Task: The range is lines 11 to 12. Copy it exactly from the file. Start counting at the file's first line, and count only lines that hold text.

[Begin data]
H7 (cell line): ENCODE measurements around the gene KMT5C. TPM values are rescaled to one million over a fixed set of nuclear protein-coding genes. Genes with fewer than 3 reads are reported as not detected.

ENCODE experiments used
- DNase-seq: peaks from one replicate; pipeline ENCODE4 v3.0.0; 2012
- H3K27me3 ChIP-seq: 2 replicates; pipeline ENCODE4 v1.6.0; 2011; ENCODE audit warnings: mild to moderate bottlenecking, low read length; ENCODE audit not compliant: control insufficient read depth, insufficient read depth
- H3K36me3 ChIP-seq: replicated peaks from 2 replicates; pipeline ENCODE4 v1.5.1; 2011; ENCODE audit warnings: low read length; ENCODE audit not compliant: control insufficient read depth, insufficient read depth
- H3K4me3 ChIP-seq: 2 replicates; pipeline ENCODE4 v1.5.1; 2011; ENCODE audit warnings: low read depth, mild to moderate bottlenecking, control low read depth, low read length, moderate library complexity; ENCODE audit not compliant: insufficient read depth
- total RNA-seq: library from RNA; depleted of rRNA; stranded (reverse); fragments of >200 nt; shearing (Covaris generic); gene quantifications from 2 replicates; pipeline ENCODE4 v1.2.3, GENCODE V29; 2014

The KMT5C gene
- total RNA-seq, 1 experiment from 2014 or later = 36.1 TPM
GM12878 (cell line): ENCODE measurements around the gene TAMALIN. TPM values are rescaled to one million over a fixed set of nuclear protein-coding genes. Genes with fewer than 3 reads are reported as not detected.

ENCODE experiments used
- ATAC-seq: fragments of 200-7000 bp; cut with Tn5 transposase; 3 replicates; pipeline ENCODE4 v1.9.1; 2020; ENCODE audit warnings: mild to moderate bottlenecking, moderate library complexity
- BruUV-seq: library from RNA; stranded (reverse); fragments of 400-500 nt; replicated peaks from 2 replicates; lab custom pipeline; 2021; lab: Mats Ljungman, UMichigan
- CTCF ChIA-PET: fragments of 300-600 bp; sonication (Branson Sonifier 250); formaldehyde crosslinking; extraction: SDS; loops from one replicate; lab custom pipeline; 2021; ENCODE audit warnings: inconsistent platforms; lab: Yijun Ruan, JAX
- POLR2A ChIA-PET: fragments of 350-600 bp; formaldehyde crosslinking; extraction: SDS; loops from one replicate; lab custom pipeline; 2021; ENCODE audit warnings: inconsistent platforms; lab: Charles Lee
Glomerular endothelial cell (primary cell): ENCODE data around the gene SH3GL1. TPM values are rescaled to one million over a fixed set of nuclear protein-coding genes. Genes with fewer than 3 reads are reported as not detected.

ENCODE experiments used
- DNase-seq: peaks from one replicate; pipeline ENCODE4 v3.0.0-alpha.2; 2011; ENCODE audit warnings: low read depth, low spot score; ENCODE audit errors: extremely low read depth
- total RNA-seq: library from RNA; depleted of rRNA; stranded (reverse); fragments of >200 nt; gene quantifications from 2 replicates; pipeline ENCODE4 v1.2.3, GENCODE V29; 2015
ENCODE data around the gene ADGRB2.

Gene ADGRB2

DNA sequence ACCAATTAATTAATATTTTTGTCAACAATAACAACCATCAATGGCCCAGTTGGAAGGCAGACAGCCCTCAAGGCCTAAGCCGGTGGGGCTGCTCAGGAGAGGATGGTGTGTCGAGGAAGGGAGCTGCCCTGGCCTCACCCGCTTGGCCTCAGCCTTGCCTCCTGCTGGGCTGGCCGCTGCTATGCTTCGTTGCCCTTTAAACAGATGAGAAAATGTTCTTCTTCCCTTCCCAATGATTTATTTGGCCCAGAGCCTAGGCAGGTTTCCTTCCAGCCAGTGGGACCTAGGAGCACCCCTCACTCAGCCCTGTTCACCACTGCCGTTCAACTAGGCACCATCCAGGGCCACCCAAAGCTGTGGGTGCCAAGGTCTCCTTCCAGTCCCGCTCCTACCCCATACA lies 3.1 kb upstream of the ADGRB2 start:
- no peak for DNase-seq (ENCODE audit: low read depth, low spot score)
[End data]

ENCODE experiments used
- ATAC-seq: fragments of 200-7000 bp; cut with Tn5 transposase; 3 replicates; pipeline ENCODE4 v1.9.1; 2020; ENCODE audit warnings: mild to moderate bottlenecking, moderate library complexity